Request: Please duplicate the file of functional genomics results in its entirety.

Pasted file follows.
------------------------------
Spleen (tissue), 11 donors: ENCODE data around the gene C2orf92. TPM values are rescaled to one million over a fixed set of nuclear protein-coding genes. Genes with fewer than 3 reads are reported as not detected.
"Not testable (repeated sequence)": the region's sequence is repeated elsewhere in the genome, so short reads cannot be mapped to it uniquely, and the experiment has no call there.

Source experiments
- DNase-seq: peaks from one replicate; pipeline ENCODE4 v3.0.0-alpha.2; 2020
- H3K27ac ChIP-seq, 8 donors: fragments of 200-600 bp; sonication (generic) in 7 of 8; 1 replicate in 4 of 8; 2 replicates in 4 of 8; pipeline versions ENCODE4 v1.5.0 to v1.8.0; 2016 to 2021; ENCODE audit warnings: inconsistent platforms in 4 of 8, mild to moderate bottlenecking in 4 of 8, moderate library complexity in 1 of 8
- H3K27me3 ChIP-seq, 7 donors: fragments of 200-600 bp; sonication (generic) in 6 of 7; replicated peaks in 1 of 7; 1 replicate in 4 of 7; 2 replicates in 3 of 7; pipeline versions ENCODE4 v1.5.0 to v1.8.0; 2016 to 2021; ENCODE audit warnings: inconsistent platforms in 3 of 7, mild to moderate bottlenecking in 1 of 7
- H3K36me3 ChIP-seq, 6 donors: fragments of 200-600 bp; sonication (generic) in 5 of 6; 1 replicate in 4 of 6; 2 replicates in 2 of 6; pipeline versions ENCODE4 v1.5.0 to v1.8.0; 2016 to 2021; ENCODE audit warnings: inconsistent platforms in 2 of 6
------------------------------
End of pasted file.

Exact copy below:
Spleen (tissue), 11 donors: ENCODE data around the gene C2orf92. TPM values are rescaled to one million over a fixed set of nuclear protein-coding genes. Genes with fewer than 3 reads are reported as not detected.
"Not testable (repeated sequence)": the region's sequence is repeated elsewhere in the genome, so short reads cannot be mapped to it uniquely, and the experiment has no call there.

Source experiments
- DNase-seq: peaks from one replicate; pipeline ENCODE4 v3.0.0-alpha.2; 2020
- H3K27ac ChIP-seq, 8 donors: fragments of 200-600 bp; sonication (generic) in 7 of 8; 1 replicate in 4 of 8; 2 replicates in 4 of 8; pipeline versions ENCODE4 v1.5.0 to v1.8.0; 2016 to 2021; ENCODE audit warnings: inconsistent platforms in 4 of 8, mild to moderate bottlenecking in 4 of 8, moderate library complexity in 1 of 8
- H3K27me3 ChIP-seq, 7 donors: fragments of 200-600 bp; sonication (generic) in 6 of 7; replicated peaks in 1 of 7; 1 replicate in 4 of 7; 2 replicates in 3 of 7; pipeline versions ENCODE4 v1.5.0 to v1.8.0; 2016 to 2021; ENCODE audit warnings: inconsistent platforms in 3 of 7, mild to moderate bottlenecking in 1 of 7
- H3K36me3 ChIP-seq, 6 donors: fragments of 200-600 bp; sonication (generic) in 5 of 6; 1 replicate in 4 of 6; 2 replicates in 2 of 6; pipeline versions ENCODE4 v1.5.0 to v1.8.0; 2016 to 2021; ENCODE audit warnings: inconsistent platforms in 2 of 6